In 2011, Amy Winehouse, the great British jazz singer, died of a drug overdose at the age of 27. She joined the ranks of an elite club, whose members include Kurt Cobain, Janis Joplin, and Jimi Hendrix, all of whom died of overdoses at the age of 27. As anyone who has ever heard Winehouse knows, her voice was powerful, even when young, and she was widely compared with Ella Fitzgerald and Sarah Vaughan. Many hearing her sing without knowing who she was, would assume she was black. But she was a tiny Jewish girl from a middle class North London family, whose parents divorced when she was young. A British filmmaker, Asif Karpadia, has uncovered a huge amount of footage and produced a powerful film. Karpadia only has a few films to his credit, including Senna (2010), an award winning documentary about the death of a famous Brazilian Formula One driver. But his Amy takes an unusual tack from most documentaries in the use of archival footage and home movies to portray her life without any on screen interviews. Instead he interviewed many people who knew Winehouse and uses these as voiceover narrations on older footage. This is very effective as we watch fascinating clips with insightful commentaries. Many of the narrations are by her first manager and her two best friends, with numerous others including her second manager and music industry figures. Early home movies show a young girl with an extraordinary voice, who as she grows up, has a unfillable need for love and discipline. Her mother, by her own admission, was very passive. Winehouse tells her mother that she is binge eating then vomiting as a way to diet. Her mother say she felt it was only a phase, but in fact she was bulimic for most of her adult life. Her first manager seemed particularly competent and caring of her, two traits that her second manager seemed to lack, judging from the film. Winehouse was always undisciplined and headstrong, and repeatedly asked her mother for that discipline. Mitch, her father, distant as she was growing up, became very involved with her albums and seemed to be primarily interested in furthering her career. He exploited her, especially at a time when she was particularly fragile and vulnerable. An example is a trip she made to St. Lucia to seek quiet and help deal with her problems. Her father ends up bringing a reality tv crew over to record her and ignores her addiction. But by far the most malign character is her feckless boy friend, Blake Fielder-Civil, who introduced her to hard drugs and underground clubs. He was a vampire who fed off her while helping to destroy her. Yet she loved him desperately and married him, surely part of her unquenchable thirst for love. Needless to say, both men, who initially cooperated with the filmmaker, said the film lied and distorted their roles.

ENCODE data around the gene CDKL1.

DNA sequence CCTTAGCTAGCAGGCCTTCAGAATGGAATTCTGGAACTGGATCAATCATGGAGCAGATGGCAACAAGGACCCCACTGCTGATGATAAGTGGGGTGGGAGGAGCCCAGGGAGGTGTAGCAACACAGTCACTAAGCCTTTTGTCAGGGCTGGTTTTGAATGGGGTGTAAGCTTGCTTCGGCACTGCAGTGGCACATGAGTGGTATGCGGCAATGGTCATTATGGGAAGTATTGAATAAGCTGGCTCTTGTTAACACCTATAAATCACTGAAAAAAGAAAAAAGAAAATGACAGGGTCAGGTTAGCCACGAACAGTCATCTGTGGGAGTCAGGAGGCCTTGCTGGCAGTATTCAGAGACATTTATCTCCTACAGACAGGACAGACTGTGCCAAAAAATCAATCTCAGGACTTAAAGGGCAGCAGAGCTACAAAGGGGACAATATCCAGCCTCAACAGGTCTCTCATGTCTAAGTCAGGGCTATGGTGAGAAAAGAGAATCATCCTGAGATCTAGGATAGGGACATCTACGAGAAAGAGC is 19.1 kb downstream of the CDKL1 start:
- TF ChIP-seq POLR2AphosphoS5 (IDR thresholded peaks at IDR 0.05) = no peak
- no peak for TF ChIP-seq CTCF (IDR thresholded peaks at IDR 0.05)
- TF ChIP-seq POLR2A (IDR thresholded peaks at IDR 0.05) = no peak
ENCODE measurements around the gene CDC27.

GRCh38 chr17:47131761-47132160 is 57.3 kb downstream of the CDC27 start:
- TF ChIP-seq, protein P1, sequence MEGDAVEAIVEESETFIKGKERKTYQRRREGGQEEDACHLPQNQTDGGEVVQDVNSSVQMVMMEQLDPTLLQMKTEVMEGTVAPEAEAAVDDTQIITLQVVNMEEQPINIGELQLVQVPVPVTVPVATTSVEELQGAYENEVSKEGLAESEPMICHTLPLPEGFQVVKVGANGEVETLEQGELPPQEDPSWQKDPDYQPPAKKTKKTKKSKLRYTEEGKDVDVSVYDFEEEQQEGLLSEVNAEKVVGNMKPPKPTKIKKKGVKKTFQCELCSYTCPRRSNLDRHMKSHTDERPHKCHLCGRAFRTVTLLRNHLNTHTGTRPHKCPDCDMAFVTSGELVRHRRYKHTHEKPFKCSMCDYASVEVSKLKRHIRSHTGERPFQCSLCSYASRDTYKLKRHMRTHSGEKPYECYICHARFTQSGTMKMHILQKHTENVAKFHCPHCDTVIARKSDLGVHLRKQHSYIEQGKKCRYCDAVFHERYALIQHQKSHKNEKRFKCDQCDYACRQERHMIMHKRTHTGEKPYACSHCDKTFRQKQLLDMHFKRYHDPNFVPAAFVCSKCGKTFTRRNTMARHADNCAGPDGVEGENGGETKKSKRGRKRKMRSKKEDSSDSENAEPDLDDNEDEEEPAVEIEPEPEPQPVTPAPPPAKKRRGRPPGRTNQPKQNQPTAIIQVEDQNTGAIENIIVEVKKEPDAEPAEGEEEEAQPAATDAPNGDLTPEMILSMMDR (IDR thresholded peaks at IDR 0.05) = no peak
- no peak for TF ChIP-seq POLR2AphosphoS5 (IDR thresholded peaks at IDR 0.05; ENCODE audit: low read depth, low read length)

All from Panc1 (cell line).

Amy Winehouse's life was tragic. Even if you didn't know how she died before watching the film, you see her trajectory crossing the sky in flames, finally crashing. Her last few years were a train wreck. Like most wrecks it is fascinating yet enormously sad and disturbing. Not only was she a great singer, but she wrote many of her own songs. Often the lyrics came straight from her life, such as Rehab, No No No, in which she repeats her father's opinion that she doesn't need rehab. Karpadia shows us some strong performances, often with the lyrics in subtitles. As she becomes well known, paparazzi hound her constantly. You really have to see these scenes to believe it. And as her addiction problems become public, comedians such as Jay Leno use her as an easy but cruel target. Toward the end, there is a very touching recording session with Tony Bennett, who deals kindly with her first bad takes and coaches her toward a lovely duet. If only a few more of her entourage and associates had been so caring.

So why see what sounds like a downer film? Because it is a brilliant, fascinating look at a sad (in every way) soul who had so much talent. Had she lived and come back from drugs, she would have been one of the all time great female vocalists. Amy is profoundly moving and a film that I was glad to have seen. Screening at the Embarcadero, the Kabuki, the Sequoia (Mill Valley) the Shattuck (Berkeley), and in a number of suburban Bay Area theaters. Running time: 128 minutes.